"How I Killed Pluto and Why It Had It Coming" made Mike Brown a lot of enemies

Cal Tech astronomer and author Mike Brown helped to demote Pluto from planethood – and got a lot of hate mail as a result.

Courtesy of Palomar Observatory
Astronomer Mike Brown discovered the dwarf planet Eris, which helped seal Pluto's fate, with this 48-inch telescope at Palomar Observatory.

Never mind that he's a nice guy who spends his time studying the also-rans of the solar system, the little pieces of debris that get overshadowed by the big kahunas like Jupiter, Saturn and that big yellow thing in the sky. To those who have left him angry messages and emails, Cal Tech astronomer Mike Brown is a traitor to underdogs.

Why? Because he played a crucial role in Pluto's demotion from planethood. Five years ago, he made a discovery that raised questions about Pluto's status as the ninth planet. Pluto is now officially known as a "dwarf planet," disappointing hordes of kids – and those who are kids at heart – who feel a connection to the cold and lonely orb.

Some astronomers say he's wrong, but Brown is sticking to his guns. And how! His new book is called How I Killed Pluto and Why It Had It Coming.

I asked Brown about what makes a planet a planet and how his discovery changed the way that we see the solar system. And, of course, we talked about that other Pluto: the Disney cartoon dog, which is said to have been named after the planet. Er, make that ex-planet. (It got its name from the Roman god of the underworld.)

Q: Did you like Pluto as a kid like so many people do?
I think my experience was typical for a kid who loved planets. I had a poster of the solar system on my wall that showed all of the planets and pictures of them. Pluto was always an incredibly appealing place: the little artist's pictures were crazy, and it was fabulous.

Q: How much influence do you think the Disney dog has on people's perceptions of Pluto?
That's part of the appeal of the word Pluto. As a kid, I'm sure that I heard "Pluto" as much from the cartoon from the planet, if not more from the cartoon. It becomes an even more integral part of your life.

Q: Pluto was discovered back in 1930. Why did astronomers think it was a big planet, not a tiny rock?
It couldn't be seen very well, and even with the biggest telescopes, you can't make out of the disc of it.

At the time, astronomers were convinced that it was massive, and it was hugging Neptune and had to be a planet. Once you get the idea that it's a planet, even for the wrong reasons, it's difficult to come back and fix that.

Q: By the 1970s, astronomers had begun to doubt that Pluto was very big. Then came the discovery of its moon, Charon. What did that mean for Pluto?
You could very immediately weigh the thing that's pulling the moon around. That's when its mass suddenly dropped to a tiny fraction of what it was originally thought to be.

Q: All of the planets can be seen with the naked eye or binoculars. What about Pluto?
You could easily see it with a backyard telescope and a digital camera. It's difficult to find if you just look through a telescope. It looks like an other star, and it's sitting in the middle of the Milky Way galaxy.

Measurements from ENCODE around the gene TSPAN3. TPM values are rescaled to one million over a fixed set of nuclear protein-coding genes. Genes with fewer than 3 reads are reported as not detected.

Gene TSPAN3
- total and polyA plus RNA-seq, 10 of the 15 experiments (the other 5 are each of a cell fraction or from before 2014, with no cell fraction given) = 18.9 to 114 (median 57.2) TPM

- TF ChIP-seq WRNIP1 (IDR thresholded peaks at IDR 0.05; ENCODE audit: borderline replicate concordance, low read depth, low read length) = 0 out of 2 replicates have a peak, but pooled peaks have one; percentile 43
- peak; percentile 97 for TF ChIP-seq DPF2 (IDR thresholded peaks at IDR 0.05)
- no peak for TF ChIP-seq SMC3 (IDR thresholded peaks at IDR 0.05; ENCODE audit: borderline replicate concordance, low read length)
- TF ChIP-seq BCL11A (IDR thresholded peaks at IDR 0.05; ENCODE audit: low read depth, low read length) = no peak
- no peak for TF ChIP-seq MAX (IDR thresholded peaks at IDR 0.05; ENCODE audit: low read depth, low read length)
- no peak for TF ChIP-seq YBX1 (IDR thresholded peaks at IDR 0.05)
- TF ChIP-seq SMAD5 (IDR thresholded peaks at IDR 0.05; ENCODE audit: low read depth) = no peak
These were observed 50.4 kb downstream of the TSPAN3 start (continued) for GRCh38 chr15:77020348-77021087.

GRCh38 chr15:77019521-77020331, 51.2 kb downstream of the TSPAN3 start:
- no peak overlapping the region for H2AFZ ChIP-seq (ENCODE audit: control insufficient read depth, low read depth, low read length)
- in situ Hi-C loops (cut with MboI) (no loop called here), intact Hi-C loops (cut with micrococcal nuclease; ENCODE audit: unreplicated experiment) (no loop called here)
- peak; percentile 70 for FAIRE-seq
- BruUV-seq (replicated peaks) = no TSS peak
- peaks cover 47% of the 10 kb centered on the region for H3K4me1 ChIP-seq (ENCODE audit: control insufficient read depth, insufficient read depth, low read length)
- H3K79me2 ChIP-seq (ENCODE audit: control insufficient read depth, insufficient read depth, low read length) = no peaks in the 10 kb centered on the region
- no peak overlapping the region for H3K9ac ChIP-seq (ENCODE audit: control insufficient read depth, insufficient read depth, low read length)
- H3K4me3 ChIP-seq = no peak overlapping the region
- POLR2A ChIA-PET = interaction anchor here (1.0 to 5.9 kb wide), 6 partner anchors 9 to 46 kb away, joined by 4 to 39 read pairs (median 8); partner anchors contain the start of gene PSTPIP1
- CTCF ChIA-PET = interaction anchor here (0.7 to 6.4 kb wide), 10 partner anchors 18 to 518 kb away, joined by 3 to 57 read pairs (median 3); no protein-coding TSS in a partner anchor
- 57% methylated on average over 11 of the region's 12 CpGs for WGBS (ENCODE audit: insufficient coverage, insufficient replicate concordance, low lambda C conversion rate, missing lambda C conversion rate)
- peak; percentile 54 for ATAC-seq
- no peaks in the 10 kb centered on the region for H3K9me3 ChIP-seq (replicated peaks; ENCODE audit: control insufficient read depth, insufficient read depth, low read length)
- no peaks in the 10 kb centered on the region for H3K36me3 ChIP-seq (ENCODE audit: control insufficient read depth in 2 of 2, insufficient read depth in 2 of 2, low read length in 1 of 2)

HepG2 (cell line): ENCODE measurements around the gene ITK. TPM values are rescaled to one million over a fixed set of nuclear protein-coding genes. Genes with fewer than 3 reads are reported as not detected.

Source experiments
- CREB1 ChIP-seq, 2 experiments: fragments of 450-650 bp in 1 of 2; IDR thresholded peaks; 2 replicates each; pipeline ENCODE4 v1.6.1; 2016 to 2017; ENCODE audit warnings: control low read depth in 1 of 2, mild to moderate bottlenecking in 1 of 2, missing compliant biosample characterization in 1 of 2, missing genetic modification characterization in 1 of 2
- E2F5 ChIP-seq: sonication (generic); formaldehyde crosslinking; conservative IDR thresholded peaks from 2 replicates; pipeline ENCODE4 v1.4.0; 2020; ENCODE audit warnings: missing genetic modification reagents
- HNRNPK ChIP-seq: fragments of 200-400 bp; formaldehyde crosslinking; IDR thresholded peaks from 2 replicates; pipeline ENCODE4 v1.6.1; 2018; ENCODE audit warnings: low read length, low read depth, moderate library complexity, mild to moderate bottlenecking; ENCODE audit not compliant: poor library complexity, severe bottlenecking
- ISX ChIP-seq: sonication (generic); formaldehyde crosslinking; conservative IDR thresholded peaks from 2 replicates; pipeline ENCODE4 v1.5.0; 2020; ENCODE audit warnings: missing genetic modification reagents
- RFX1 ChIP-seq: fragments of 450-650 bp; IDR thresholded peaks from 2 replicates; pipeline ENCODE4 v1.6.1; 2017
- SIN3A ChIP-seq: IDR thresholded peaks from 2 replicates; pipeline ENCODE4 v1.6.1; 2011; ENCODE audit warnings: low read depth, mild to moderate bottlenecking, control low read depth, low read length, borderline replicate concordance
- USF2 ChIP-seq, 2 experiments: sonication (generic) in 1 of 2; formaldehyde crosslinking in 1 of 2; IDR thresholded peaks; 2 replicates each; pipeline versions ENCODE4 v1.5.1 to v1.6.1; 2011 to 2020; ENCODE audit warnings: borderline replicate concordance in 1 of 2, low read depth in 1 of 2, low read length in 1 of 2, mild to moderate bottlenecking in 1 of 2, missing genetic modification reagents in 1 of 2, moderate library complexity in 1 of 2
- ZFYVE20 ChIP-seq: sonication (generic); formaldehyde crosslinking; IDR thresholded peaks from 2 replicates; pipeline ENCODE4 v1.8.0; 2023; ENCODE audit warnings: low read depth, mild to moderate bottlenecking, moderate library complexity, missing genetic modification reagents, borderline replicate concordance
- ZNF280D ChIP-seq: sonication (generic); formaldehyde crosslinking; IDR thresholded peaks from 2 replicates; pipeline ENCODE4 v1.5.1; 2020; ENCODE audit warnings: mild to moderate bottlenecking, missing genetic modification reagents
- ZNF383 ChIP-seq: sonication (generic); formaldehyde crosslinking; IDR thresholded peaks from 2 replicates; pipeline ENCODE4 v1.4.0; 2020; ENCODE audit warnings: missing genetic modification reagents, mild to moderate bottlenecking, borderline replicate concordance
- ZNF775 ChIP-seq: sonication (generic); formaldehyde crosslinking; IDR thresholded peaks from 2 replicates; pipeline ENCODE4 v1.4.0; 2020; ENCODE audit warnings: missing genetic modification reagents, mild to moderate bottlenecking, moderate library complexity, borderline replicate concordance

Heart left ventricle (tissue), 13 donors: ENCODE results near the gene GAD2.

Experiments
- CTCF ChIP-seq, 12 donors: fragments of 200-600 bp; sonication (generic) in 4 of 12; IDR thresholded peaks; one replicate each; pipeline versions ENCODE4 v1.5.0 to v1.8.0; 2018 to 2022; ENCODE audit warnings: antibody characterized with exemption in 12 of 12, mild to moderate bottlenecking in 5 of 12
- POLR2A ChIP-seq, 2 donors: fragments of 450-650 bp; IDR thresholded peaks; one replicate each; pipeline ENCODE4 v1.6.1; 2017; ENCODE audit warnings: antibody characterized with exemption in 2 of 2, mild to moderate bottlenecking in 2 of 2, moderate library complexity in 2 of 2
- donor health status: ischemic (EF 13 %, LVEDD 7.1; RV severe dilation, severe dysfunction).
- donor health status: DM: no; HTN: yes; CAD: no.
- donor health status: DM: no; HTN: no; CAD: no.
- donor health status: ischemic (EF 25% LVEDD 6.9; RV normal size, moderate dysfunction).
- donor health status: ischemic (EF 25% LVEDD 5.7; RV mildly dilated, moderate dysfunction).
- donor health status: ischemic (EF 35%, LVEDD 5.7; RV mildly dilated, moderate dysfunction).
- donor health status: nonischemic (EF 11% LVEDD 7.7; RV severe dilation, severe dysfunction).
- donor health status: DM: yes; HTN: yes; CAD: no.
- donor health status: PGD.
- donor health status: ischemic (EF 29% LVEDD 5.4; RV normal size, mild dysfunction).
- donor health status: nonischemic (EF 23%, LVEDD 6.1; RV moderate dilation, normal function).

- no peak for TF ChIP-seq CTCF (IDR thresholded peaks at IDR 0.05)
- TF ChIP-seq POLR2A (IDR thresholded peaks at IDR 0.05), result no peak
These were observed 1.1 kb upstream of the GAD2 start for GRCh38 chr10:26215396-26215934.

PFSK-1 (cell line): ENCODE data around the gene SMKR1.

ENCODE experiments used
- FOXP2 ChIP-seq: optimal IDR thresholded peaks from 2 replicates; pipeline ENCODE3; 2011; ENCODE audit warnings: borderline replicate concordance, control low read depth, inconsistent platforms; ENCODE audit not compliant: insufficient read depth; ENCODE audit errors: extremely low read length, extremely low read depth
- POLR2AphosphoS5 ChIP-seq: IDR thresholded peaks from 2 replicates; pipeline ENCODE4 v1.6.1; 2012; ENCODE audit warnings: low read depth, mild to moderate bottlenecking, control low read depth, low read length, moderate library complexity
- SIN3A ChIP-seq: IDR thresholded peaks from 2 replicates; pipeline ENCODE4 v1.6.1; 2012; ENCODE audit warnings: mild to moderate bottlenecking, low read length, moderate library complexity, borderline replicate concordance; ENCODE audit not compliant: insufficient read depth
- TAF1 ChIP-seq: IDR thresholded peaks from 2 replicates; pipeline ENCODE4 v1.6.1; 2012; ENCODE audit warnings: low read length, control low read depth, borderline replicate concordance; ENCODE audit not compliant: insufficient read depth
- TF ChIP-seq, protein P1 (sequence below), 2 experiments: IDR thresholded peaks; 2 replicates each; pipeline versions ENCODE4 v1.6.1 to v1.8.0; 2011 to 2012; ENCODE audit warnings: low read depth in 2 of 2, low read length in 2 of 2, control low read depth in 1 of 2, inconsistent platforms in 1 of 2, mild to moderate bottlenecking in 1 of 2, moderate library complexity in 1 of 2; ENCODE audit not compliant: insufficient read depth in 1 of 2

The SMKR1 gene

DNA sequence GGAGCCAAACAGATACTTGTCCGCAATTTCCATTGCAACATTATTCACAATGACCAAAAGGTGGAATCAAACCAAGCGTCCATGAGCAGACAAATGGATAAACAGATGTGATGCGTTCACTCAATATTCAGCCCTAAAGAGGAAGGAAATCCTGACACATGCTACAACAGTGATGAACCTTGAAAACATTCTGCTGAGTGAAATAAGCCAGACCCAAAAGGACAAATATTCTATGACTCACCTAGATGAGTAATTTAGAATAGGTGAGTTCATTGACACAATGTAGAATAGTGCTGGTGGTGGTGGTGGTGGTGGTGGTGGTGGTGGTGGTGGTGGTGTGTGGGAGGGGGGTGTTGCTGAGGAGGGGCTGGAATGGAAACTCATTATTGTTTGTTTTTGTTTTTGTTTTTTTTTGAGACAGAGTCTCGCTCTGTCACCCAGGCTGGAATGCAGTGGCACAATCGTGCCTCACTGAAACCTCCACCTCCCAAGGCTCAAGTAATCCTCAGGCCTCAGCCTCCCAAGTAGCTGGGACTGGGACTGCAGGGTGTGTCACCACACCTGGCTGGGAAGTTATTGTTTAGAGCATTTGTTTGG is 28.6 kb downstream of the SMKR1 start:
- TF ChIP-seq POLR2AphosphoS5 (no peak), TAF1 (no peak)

Q: So how did Pluto's status as a planet begin to deteriorate?
Once it got discovered and settled into the consciousness of people as a planet, no one really discussed its status at all until after 1992. That's when a first object outside Neptune was discovered. It was 100 miles across. But once you discover the second new object outside of Neptune, your mind can easily extrapolate that this region is going to be filled with objects, and some will be just like Pluto. Pluto is looking a little precarious.

Q: You found one of those objects in 2005 while looking at images of the sky taken at Southern California's Palomar Observatory. The leading astronomy body had to decide what to call it, and it decided it was a "dwarf planet," not a planet. That led to Pluto getting the same designation. What's a planet in your mind?
For at least 40 years, planets meant the big things that go around the sun. Early on, we decided that asteroids weren't planets because they weren't big enough to make the grade. Here, we basically reaffirmed that definition and reminded everyone that Pluto isn't one of those big things that goes around the sun.

Q: The object you found is officially named Eris, but you initially named it after something else, right?
We always gave nicknames to objects so we could know what we were talking about. We had named things Santa and Easter Bunny, and we'd always been saving a special name for something bigger than Pluto. That was Xena. We wanted a mythological name, and while Xena is only TV mythology, we figured we could use it.

Q: Did you expect the uproar over Pluto's demotion?
It was always pretty clear to me that no matter what happened, it would be a big deal and it would cause someone to be irritated. If I said Eris should be a planet, people would say, "That Mike Brown, what a jerk." They'd demonize me. So I really couldn't win.

The only way to win was to do the right thing. Rather than sit around and argue that all these things I found are planets, I'd rather point out how the real solar system is arranged.

Randy Dotinga reviews books regularly for the Monitor.

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